The heat of summer causes people to hit the road in search of beaches, pools, theme parks, or maybe just a change of scenery. It's a season of good weather (or at least warm weather), the kids are off from school, and many adults use that as an excuse to take a trip.
Last summer, the average American spent $812 on travel, $551 on restaurants, and $268 on entertainment, according to data compiled for The Motley Fool from Bank of America's credit and debit card customers. That's up 5% from 2017. The overall number of transactions rose by 9%, but the average transaction price decreased by 3% to $94.
"Summer is here. For some that means sending your 'out-of-office' email and jetting off to relaxation," said Jason Gaughan, Bank of America's credit cards executive in a quote sent to The Motley Fool. "For others, it's mapping out rooftop restaurants or giving your house a fresh coat of paint. Regardless of how you maximize warm weather, your wallet is likely to take a hit – as the average customer spent nearly $2,000 on travel, dining, and home improvement during last year's summer months."
Hitting the road?
In 2018, road travel saw a major increase. Gas spending increased by 22%, while consumers spent 29% more on rideshares than they did in 2017. Spending on air travel also jumped by 9% compared to the previous year. The average consumer spent $417 on gas and $151 on ride-sharing services.
Spending on travel also varies by generation. Older travelers (65+), spent the most (an average of $731) on home shares than any other generation. That's more than that age group spent on hotels ($663). Millennials and Generation Z also spent more on home shares ($536 average for the two groups combined) than hotels ($401). Generation X, however, averaged $692 spent on hotels while baby boomers spent $709.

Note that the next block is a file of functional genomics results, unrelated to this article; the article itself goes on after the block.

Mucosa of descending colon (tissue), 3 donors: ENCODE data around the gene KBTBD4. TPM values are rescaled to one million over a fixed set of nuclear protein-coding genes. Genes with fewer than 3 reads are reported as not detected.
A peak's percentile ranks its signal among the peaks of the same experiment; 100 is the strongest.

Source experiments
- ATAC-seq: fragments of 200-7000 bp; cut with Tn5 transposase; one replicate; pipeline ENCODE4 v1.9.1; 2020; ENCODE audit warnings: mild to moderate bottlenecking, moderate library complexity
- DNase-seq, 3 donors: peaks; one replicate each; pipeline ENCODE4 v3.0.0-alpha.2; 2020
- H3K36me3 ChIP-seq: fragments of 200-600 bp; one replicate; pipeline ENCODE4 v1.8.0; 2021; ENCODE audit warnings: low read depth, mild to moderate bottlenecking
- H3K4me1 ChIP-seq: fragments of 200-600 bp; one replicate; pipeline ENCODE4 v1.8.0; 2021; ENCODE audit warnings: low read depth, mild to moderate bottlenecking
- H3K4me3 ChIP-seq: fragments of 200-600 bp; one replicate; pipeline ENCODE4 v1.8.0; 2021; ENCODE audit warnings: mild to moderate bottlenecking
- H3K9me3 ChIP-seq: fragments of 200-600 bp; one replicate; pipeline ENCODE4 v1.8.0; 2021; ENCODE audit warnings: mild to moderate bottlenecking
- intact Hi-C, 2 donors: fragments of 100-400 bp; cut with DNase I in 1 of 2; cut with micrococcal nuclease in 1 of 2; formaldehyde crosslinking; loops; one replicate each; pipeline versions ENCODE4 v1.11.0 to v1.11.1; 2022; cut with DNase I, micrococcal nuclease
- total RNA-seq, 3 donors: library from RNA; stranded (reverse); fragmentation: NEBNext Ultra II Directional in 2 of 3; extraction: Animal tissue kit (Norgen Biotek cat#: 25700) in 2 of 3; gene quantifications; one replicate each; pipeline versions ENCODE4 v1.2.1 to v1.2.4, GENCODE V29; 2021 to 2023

"Millennials and GenX stayed true to the label 'foodies,' spending an average of $627 and $635 on restaurants, respectively," according to Bank of America. "Meanwhile, baby boomers and seniors spent more than $100 less than their younger peers, at $474 and $354, respectively."
Stick to a plan
Summer travel does not have to break your budget. You may want to take a dream trip to Hawaii or hit another tropical island, but you may only have enough money to buy little umbrellas for drinks you make yourself.
In reality, you can have fun wherever you are for nearly any budget. If you can only afford a local trip, work on making that fun. Most communities have beaches, lakes, pools, or other places to relax and people often don't take the time to do touristy things where they live.
Even if your budget only allows for a plastic pool in the backyard, try to have fun within your budget. Remember that it's people and experiences -- not fancy travel -- you'll ultimately remember. Focus on making the most of what you can afford and try to be responsible even if you're tempted not to be.